Opinion: Broadband is needed, and needed now

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Opinion: Broadband is needed, and needed now
Dr Terry Cutler. Credit: CSIRO

Applications in health, environmental and resource management could justify NBN investment.

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Many of us have been talking about broadband for at least the past two decades.

Actually, different groups have been having different conversations. That, I think, is why we have made so little progress.

The announcement of the National Broadband Network and the establishment of NBNCo have tilted discussion and debate towards an unhelpful focus on just the infrastructure rollout and what is a massive civil works program.

We need to get a little more perspective, especially around the topic of why we need this infrastructure and how we could put it to good use now. By focusing on the public benefits from possible applications we might also promote a more informed discussion around the possible network service architectures and the public policy issues around access, pricing and regulation.

I argue strongly that the national benefit from broadband infrastructure could probably be justified solely on the social and productivity gains realisable in the areas of health, environmental and resource management. That is without also looking at what we can learn from past patterns of adoption or from emerging trends in demand. It is time we moved away from the simply sloganeering that broadband will simply enable people to download movies and pornography faster and that "it is a conspiracy against taxpayers".

In the case of population health we know we have a major problem. Health and social assistance employ 1.2 million people, and the workforce grew by 12 percent between 1995 and 2000. Nonetheless, this professional workforce is ageing and everyone predicts major skill shortfalls in the near future. My health sector colleagues also tell me that there is little correlation between the number of doctors and health outcomes. More staff is not the simple answer.

This is because national health budgets are escalating out of control. Australia currently spends about $100 billion a year on healthcare, or 10 percent of GDP, and this is predicted to double before the end of the coming decade. This is because the demands on the system continue to increase. Our population is ageing. The 2010 Intergenerational Report estimated that the percentage of Australian aged over 65 will grow from 13.5 percent today to 19.3 percent by 2030.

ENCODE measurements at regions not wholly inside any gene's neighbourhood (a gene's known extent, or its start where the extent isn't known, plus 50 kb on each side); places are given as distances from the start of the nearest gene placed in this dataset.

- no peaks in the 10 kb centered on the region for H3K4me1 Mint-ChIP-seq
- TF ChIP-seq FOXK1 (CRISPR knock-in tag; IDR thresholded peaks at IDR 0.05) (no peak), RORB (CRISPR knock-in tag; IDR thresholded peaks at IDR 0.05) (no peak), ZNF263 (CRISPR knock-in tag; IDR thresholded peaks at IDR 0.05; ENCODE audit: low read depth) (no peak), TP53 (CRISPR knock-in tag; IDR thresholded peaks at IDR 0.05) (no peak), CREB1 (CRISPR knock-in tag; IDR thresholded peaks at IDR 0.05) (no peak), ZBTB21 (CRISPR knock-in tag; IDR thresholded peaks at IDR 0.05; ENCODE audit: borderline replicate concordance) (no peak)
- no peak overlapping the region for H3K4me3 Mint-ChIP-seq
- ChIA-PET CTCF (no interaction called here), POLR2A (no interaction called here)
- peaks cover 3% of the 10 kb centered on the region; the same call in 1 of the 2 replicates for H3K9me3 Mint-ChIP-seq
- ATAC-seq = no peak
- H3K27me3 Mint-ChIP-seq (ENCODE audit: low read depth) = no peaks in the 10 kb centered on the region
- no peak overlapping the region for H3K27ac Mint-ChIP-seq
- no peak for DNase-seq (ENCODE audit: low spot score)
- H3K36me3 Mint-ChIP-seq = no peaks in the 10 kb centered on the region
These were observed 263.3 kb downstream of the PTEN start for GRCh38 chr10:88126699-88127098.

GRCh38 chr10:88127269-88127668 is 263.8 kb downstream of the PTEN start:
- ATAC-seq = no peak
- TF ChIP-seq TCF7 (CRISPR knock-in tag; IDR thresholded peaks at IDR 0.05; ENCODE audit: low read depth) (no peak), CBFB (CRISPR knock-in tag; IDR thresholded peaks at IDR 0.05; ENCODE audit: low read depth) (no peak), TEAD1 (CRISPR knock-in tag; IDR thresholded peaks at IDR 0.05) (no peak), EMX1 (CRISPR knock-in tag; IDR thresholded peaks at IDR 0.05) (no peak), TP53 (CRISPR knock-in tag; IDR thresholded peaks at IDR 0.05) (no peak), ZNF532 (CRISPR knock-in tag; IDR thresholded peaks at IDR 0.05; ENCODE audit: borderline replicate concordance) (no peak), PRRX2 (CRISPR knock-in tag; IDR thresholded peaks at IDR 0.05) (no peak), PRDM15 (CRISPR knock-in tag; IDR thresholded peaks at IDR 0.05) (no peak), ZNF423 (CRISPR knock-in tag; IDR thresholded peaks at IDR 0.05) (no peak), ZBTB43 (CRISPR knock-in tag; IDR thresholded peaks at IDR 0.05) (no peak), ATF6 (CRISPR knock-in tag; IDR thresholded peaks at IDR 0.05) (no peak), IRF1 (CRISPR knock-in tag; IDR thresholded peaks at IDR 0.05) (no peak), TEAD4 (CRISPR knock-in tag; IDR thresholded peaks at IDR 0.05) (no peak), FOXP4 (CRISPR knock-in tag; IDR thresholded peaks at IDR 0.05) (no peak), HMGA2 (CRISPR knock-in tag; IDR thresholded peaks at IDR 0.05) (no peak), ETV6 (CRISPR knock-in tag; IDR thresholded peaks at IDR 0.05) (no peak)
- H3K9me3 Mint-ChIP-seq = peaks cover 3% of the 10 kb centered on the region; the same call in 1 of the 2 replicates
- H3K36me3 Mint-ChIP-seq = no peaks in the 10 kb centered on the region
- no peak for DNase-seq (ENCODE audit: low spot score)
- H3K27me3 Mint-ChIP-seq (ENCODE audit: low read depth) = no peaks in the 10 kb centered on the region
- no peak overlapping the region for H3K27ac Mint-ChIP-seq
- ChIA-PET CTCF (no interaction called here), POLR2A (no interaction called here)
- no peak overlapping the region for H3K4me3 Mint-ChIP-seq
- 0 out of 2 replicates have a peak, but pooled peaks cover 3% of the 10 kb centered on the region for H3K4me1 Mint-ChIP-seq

We are also living longer. Average life expectancy increased by around 30 years over the past century. But there is not necessarily a commensurate improvement in the quality of life as these trends are accompanied by an increase in the incidence of chronic disease and preventable ill-health. Mental health problems are also on the rise.

Moreover, health outcomes are not distributed evenly across communities and levels of health literacy are also uneven but generally disturbingly low. This means that people's ability to manage their own health and well-being and to use health support services effectively is limited. Less than 10 percent of current budgets is allocated to preventative health.

These demand-side pressures are compounded by supply-side inefficiencies, often making the health system a dangerous place to enter. Legacy institutional frameworks produce workforce and service delivery silos and there are wide disparities in the availability of services across the country.

Against this backdrop it would be naïve to suggest that eHealth solutions are the silver bullet. A broad health reform agenda would probably encompass changes in the roles of health professionals, an increasing policy focus on prevention and the promotion of wellbeing, as well as increasing efficiency through technology platforms.

To date, a lot of the e-health implementations have focused on siloed parts of the system. The potential lies in our use of information and communications platforms to reinvent business models and processes across the whole system, as has happened in other service sectors such as wholesale trade, financial services and communications itself. These sectors, significantly, were the main source of Australia's productivity growth from 1994 to 2004. The rhetorical question is "if we can get such gains in other sectors why cannot we do the same in health?"

Read on to Page 2 for Dr Cutler's opinion on the potentials of, and barriers to, effective e-health services.

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